Some childhood experiences may be devastating and some may be left with horrendous emotional scars. But what is most evident too, is that many answers also lie within the smaller events. And it’s these little things or events that can create bigger problems than we often realise. Usually it’s something that was said to us – that left us questioning who we are. It could’ve been something that happened that made us lose confidence in ourselves. Either way, when adulthood is reached, it’s often important to look back so that we can take stock of all the messages we gained throughout childhood, about who we are, or who we think we are – so that we can makes better sense of what we have grown to believe about ourselves.

And sometimes yes, therapy can involve addressing traumatic issues that for whatever reason, were hidden, buried and possibly even forgotten way back in childhood. The brain then shuts down the trauma, so that the child can continue to grow, go to school, and so on. Unfortunately, once adulthood is reached, the trauma can begin to emerge. And each layer of the trauma will only emerge when we are ready to deal with the next stage – whether we like it or not. It can start with a nudge and then the ‘message’ can get louder and louder until we do something about it – hopefully before it’s not too late.

The trick however is knowing that things may happen to remind us that we need to address certain issues. And the trick is also knowing, what to do – especially if the hidden trauma begins to emerge via unexpected methods such as unacceptable behaviour, violence, addictions, depression, failed relationships, careers, money issues, illness and so on. And sadly, all these issues can have serious repercussions on our life choices, relationships and even on the careers that we choose.

It is therefore also important that each and everyone should realise that just brushing any issue ‘under the carpet’ never helps. In other words, issues will only get bigger and bigger, and more serious the more we try to ignore them.

Also, during many years of seeing clients I realised that therapy is not about changing who we are. But what does this mean?

Therapy is NOT about changing who you are, rather it is about learning to accept who you are, your behavioural patterns and what makes you tick. It isn’t about change – because you are not a computer and no one can re-install you. You had the childhood you had, with all its flaws and the next step is to learn to accept this. Once this is achieved, then via a new self-awareness you can begin to make better choices to suit who you really are or who you are becoming. This process is far better – than trying to force a square peg into a round hole.

And therapy is a step-by-step process although it may not always feel that way:

A) It is a process of recollection and retrospection – which isn’t always scary. Mostly it can be hugely informative and often my clients have reported that:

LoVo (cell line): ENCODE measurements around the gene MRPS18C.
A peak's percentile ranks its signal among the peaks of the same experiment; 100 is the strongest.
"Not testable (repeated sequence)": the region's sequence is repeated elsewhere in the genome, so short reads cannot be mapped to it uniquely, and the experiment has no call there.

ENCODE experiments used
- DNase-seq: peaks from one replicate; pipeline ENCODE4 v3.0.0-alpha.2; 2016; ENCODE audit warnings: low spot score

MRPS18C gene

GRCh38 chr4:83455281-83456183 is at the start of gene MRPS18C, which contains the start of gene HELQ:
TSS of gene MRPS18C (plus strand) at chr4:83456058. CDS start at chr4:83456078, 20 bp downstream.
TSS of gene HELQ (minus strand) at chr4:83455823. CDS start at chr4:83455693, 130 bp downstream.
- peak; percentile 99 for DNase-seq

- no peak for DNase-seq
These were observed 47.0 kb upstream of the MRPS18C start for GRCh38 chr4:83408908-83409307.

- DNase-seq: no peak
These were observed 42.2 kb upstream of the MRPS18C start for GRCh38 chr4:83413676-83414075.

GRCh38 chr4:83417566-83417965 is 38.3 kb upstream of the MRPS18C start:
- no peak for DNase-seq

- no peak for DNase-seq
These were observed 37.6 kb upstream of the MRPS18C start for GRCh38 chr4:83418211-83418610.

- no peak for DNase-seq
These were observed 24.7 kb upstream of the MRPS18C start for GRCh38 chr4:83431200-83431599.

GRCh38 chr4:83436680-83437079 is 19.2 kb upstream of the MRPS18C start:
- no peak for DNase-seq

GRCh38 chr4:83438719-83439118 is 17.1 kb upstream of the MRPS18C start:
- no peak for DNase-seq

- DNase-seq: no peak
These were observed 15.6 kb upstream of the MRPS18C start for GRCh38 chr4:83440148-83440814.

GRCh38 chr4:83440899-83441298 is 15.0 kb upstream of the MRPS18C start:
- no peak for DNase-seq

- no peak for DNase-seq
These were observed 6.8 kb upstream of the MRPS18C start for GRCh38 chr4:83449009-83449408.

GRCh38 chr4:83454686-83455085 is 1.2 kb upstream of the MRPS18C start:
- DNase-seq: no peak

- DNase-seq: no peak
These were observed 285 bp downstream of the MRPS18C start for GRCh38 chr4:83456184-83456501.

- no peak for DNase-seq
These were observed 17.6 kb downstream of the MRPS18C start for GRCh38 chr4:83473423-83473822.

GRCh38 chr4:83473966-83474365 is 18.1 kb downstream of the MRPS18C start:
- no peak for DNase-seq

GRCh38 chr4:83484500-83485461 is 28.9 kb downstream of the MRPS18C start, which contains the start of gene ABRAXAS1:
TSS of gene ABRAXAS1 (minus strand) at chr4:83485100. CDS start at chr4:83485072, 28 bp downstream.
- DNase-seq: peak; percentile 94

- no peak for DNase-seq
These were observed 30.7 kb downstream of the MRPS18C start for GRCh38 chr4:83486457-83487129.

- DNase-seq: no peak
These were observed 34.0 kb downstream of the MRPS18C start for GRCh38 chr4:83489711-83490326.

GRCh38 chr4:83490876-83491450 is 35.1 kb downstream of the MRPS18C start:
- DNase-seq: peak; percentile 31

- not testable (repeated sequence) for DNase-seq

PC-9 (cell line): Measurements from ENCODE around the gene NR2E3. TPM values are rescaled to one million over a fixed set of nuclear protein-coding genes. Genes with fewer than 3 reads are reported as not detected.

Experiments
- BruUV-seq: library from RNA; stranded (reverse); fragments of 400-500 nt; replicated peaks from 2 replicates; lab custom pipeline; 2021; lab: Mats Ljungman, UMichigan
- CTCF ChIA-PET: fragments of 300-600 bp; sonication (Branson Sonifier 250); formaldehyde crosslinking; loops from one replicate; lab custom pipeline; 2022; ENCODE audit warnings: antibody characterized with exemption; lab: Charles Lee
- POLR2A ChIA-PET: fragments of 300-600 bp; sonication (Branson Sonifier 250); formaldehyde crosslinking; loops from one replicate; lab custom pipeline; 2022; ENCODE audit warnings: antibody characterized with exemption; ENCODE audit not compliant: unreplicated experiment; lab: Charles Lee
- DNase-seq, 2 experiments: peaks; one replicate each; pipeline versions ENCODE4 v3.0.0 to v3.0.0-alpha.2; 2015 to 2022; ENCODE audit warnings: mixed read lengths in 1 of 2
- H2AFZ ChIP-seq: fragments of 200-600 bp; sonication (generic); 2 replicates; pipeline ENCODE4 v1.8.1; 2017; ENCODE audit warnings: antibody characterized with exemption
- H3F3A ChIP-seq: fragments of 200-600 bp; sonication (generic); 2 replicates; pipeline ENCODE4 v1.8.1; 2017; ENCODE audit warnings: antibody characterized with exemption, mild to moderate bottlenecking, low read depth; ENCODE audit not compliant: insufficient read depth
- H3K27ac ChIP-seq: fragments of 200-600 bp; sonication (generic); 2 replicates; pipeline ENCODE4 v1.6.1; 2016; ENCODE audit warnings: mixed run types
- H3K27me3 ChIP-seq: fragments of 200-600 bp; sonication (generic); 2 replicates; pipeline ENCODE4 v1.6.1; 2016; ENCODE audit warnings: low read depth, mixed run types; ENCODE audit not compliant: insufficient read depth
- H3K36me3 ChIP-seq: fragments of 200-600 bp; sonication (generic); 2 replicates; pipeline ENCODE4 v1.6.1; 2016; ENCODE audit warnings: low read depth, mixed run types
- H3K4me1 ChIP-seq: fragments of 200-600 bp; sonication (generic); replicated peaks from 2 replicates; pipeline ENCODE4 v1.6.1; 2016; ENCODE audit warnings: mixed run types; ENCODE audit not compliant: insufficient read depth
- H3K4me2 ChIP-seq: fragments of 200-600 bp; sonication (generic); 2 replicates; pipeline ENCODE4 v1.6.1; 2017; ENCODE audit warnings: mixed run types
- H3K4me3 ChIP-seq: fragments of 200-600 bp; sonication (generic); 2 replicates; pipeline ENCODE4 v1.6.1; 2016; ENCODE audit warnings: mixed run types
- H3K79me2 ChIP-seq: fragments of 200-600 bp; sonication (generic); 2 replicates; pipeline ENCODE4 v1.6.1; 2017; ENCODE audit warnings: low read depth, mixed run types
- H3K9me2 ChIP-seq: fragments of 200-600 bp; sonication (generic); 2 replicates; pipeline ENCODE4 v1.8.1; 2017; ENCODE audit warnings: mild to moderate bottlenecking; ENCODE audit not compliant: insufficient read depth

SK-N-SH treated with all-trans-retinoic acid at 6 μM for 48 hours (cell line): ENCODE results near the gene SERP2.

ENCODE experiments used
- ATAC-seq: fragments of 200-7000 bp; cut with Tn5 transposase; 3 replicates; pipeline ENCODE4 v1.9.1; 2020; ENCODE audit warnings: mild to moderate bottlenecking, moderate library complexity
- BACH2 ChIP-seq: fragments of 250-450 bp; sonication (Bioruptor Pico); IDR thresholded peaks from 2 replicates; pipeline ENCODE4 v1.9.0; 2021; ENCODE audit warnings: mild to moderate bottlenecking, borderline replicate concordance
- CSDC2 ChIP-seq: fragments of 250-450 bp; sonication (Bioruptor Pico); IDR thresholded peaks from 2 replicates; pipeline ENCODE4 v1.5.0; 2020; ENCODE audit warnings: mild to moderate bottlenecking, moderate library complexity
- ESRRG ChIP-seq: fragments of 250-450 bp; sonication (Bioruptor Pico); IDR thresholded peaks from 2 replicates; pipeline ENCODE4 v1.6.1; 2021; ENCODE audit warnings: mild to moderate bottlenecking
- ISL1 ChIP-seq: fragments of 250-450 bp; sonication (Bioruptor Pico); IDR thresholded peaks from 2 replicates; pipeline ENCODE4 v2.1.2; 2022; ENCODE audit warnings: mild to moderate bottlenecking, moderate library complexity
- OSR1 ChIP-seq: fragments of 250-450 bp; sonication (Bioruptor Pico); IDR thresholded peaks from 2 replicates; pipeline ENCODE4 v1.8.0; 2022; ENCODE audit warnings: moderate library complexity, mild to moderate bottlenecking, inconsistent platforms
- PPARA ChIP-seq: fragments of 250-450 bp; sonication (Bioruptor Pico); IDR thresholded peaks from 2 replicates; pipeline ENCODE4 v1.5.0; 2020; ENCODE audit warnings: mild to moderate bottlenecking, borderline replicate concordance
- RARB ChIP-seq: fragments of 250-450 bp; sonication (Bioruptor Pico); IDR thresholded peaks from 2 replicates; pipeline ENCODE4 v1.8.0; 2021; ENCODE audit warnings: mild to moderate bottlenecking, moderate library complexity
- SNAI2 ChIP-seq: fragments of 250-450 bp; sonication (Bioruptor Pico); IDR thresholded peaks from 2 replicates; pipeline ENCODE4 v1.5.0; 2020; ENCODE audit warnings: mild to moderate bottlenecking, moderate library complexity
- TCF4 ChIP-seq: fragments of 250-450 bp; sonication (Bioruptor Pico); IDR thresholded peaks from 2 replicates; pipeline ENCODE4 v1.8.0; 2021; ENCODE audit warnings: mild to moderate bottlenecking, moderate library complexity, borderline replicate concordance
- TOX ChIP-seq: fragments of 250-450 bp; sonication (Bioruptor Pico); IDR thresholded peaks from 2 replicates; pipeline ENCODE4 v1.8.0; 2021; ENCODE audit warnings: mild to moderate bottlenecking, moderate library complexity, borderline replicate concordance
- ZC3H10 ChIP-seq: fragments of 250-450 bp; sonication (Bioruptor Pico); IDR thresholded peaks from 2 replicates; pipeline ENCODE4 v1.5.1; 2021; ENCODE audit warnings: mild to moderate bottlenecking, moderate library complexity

1) They’ve never thought of things in a certain way – had they done so they may have made different choices or,

2) They never realised how particular events have impacted their lives – and indeed, impacted upon their reactions to things, their behaviour, their careers or their relationships.

In other words, the recollection process can result in many positive insights.

B) The next step of the recollection process is learning to accept what happened, what was hoped for, but was what never received or achieved. This could involve grief, but most importantly – this process allows the client to begin a process of self-acceptance and indeed, confidence.

C) Once this is achieved, a client can then start gaining a better knowledge of who they truly are, what their behavioural patterns are and how they may react to things and so on.

D) Knowing themselves better will result in better choices to suit their relationship and career goals – from a place of understanding and responsibility, rather than from a place of pain, or a place that needs others to fulfil what they themselves lack.

E) Therapy can help us listen to not only ourselves but to others too: It helps us gain a deeper insight into our inner world. It helps us listen and it helps to observe – not only to ourselves but eventually to others too.

And this is an important tool in both personal and business relationships too.

It is therefore worth repeating what Brian Tracy wrote – “Personal development is a major time-saver”. Many waste time making the wrong choices only because they had no idea what they really wanted or how they could achieve it.

And Shannon L Alder once wrote, “Courage doesn’t happen when you have all the answers. It happens when you are ready to face the questions you have been avoiding your whole life.”

By asking these questions you may be surprised at the answers.

Find out more about relationship therapy by reading the next Blog 112. Therapy Part B: Relationship Therapy: Find Out Why You Should Go To Relationship Therapy Before It’s Too Late.